Aptinyx fails phase 2 pain test, sparking stock crash

Data from an exploratory phase 2 trial of NYX-2925 in fibromyalgia are due in the first half of the year. (Getty Images)

A phase 2 trial of Aptinyx’s NYX-2925 has missed its primary endpoint in patients with painful diabetic peripheral neuropathy (DPN). The failure wiped two-thirds off the value of Aptinyx, which went public last year with a $118 million IPO.

Aptinyx, a spinout from Naurex, pulled in the IPO haul on the back of optimism about the potential of its NMDA receptor modulators to treat neurological disorders. As the most advanced candidate in Aptinyx’s pipeline, NYX-2925 is an important waypost to whether the Illinois-based startup can justify that optimism. 

Investigators enrolled 300 patients with painful DPN in the phase 2 and randomized them to receive one of three doses of NYX-2925 or placebo. Aptinyx hoped to link treatment with four weeks of daily oral doses of NYX-2925 to improved scores on a pain scale.

None of the doses of NYX-2925 performed statistically better than placebo. To compound matters, no dose response was seen against the primary endpoint. The middle 50 mg dose performed the best numerically, delivering a bigger reduction in pain scores than the 200 mg dose. Patients in the 50 mg arm improved by 1.61 points on the 10-point scale, compared to a 1.23 benefit in the placebo cohort.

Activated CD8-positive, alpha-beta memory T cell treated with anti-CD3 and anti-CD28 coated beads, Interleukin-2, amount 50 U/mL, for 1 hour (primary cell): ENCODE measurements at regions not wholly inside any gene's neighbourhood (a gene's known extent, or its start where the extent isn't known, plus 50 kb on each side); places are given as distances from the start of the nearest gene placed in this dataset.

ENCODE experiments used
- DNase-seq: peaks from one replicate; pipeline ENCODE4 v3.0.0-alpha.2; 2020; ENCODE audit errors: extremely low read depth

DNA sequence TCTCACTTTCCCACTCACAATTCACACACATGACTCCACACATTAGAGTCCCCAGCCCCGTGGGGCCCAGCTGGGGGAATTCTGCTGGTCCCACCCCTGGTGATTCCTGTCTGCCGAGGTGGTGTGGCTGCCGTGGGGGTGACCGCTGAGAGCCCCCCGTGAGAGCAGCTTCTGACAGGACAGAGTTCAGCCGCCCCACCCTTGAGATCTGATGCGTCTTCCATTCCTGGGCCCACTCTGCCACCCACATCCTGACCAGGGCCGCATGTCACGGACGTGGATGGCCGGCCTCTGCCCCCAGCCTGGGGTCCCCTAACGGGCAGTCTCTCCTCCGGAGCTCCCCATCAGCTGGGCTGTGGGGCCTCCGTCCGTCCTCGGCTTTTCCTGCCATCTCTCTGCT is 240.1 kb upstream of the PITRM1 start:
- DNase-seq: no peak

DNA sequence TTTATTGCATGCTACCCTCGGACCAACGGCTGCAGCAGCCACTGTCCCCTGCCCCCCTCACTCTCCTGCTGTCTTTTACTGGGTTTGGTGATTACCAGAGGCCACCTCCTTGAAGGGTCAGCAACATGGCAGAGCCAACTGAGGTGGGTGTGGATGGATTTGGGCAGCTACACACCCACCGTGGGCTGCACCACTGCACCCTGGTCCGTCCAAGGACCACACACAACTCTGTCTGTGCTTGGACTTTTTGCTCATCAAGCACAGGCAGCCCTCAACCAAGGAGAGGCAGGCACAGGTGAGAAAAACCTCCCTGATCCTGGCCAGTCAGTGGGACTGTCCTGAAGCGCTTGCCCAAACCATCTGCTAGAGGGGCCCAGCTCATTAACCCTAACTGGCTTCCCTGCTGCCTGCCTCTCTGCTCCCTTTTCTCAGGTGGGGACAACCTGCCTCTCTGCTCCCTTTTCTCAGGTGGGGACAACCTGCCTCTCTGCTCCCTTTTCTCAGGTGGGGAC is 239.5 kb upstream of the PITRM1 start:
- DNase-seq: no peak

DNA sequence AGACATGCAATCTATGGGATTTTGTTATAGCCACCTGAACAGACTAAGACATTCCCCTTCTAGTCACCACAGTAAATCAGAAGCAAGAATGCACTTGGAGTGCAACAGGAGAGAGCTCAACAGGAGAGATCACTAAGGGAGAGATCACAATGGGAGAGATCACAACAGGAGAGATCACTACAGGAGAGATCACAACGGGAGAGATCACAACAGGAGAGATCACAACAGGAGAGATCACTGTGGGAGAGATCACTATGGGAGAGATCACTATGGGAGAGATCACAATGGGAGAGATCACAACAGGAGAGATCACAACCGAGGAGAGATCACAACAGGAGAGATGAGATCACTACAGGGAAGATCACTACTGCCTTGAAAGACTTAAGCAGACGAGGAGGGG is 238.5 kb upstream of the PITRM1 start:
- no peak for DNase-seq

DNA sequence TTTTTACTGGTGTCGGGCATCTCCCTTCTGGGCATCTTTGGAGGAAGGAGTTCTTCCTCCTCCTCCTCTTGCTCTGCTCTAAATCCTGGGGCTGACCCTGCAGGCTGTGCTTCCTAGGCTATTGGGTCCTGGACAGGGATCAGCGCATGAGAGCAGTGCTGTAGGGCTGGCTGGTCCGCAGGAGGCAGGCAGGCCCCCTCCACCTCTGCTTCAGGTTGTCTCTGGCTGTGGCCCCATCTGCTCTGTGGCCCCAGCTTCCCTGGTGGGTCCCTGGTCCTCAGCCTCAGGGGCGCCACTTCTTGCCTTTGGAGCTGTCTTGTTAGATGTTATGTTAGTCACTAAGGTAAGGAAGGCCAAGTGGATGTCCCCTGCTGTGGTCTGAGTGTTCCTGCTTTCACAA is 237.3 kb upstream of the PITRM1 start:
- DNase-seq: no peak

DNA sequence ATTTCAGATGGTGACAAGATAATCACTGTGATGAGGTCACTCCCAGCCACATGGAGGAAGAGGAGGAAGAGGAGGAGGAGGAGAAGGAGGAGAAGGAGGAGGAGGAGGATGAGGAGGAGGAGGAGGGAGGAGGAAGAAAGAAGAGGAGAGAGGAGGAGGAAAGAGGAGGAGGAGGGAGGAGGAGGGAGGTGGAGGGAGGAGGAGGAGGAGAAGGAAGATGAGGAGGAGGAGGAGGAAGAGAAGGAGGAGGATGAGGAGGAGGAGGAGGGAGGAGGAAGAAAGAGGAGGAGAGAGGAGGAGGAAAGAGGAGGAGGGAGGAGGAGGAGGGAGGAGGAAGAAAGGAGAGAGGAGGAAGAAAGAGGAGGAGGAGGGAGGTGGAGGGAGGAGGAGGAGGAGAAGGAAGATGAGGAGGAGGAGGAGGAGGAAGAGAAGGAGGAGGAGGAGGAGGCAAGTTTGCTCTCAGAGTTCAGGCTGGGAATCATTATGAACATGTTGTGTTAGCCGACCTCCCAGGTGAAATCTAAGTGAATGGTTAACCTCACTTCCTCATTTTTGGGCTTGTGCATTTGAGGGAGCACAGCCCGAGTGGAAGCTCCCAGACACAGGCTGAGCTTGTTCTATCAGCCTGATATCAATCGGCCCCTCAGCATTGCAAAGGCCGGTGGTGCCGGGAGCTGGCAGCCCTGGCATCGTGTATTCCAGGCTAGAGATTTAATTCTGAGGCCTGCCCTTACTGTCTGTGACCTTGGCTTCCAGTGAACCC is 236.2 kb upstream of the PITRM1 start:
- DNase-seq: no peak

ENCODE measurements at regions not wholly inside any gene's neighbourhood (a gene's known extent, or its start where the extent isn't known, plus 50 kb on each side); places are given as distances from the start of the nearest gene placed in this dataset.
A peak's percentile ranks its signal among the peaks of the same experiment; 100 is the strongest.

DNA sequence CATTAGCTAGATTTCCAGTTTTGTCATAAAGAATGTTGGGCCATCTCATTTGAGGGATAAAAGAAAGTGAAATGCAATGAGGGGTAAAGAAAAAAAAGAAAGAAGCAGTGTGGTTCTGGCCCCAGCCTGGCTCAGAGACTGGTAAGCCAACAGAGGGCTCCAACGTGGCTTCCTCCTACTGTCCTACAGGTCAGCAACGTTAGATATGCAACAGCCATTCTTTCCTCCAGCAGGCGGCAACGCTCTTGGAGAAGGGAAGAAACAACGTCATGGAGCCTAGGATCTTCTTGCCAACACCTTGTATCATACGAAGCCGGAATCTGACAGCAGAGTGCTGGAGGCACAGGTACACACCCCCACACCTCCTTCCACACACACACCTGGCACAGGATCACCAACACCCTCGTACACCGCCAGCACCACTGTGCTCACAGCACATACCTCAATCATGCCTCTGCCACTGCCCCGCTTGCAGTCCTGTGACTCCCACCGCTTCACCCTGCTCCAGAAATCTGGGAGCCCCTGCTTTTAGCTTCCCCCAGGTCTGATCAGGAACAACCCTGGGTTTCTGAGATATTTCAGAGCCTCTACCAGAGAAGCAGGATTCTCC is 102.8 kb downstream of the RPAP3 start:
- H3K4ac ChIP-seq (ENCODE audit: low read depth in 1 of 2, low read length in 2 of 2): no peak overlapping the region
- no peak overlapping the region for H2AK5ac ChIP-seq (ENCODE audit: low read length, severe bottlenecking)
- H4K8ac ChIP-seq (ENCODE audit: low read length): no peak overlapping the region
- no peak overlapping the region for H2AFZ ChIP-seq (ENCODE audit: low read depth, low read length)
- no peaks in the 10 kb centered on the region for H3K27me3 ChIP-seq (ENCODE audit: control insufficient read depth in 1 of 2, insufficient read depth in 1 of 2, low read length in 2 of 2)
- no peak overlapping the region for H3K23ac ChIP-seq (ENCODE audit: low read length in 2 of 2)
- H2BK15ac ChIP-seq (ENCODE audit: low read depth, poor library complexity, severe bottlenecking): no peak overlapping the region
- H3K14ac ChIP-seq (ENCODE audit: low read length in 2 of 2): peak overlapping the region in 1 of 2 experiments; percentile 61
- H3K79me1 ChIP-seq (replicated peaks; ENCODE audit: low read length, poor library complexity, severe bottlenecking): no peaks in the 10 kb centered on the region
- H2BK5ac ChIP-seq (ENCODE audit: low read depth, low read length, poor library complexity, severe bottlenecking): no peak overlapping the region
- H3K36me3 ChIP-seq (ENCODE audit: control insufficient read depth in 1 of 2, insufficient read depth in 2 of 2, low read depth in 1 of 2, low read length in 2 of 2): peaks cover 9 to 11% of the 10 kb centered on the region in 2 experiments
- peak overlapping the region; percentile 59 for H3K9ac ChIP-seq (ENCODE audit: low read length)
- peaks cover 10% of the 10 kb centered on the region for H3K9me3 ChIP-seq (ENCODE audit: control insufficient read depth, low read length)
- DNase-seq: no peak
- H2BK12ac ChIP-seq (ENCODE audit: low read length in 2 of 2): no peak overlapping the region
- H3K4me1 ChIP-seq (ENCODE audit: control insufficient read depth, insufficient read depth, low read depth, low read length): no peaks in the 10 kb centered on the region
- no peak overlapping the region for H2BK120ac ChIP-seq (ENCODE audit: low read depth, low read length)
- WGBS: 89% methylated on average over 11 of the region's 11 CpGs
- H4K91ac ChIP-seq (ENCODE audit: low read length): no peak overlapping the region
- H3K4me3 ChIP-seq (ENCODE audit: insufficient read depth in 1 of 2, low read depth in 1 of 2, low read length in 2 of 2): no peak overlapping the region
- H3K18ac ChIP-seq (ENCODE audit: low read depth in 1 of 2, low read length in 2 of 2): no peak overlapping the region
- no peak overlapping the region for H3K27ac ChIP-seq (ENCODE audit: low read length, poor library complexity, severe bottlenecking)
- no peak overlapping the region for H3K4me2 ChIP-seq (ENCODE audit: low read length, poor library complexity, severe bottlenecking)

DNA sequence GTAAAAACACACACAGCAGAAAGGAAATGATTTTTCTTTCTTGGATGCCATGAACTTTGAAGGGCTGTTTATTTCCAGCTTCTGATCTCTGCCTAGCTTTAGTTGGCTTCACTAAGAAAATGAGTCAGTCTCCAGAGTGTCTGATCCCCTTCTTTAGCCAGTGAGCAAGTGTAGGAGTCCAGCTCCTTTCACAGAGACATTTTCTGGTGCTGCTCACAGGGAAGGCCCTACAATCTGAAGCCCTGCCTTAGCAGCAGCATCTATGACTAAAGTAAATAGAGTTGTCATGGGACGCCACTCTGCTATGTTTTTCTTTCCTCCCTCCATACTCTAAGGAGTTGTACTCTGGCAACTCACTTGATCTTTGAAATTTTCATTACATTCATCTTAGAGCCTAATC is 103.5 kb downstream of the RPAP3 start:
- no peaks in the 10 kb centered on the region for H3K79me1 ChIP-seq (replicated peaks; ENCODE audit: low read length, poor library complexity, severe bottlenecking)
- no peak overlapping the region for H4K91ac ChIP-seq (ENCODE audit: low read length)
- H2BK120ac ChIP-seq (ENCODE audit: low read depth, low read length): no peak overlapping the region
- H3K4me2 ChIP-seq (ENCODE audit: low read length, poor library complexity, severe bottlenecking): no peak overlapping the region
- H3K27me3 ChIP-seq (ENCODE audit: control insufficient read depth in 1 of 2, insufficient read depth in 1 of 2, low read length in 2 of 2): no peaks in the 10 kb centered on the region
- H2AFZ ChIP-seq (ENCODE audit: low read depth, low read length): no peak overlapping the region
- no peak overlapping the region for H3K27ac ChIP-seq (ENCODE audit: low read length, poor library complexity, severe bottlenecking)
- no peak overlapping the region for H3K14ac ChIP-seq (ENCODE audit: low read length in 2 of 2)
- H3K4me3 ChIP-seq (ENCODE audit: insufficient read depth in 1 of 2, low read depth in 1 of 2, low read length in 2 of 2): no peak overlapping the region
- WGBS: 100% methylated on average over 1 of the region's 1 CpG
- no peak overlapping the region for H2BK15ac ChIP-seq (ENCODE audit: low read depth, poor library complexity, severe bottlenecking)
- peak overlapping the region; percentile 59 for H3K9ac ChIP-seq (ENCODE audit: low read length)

Faced with the wipeout, Aptinyx latched onto small positives, highlighting data from a pre-specified subpopulation while noting that the 50 mg dose “showed the most meaningful improvements across multiple measures” and was still improving pain scores at the end of the four-week study.

Aptinyx’s problem is that NYX-2925 performed statistically no better than placebo during the study. Despite that, Aptinyx continues to think that NYX-2925 has a future in the treatment of chronic pain.

“Coupled with the positive evidence of biological activity relevant to central pain processing from our recently announced interim analysis of a fibromyalgia study, we believe the total body of clinical data indicates the potential of NYX-2925 to treat chronic pain. We will continue to interrogate the full dataset to determine the most appropriate path forward for NYX-2925 in development for chronic pain,” Aptinyx CEO Norbert Riedel said in a statement.

Investors took a bleaker view of the situation, wiping two-thirds off the value of the company’s stock. Aptinyx’s schedule of readouts gives it a chance to bounce back quickly from the setback. Data from an exploratory phase 2 trial of NYX-2925 in fibromyalgia are due in the first half of the year.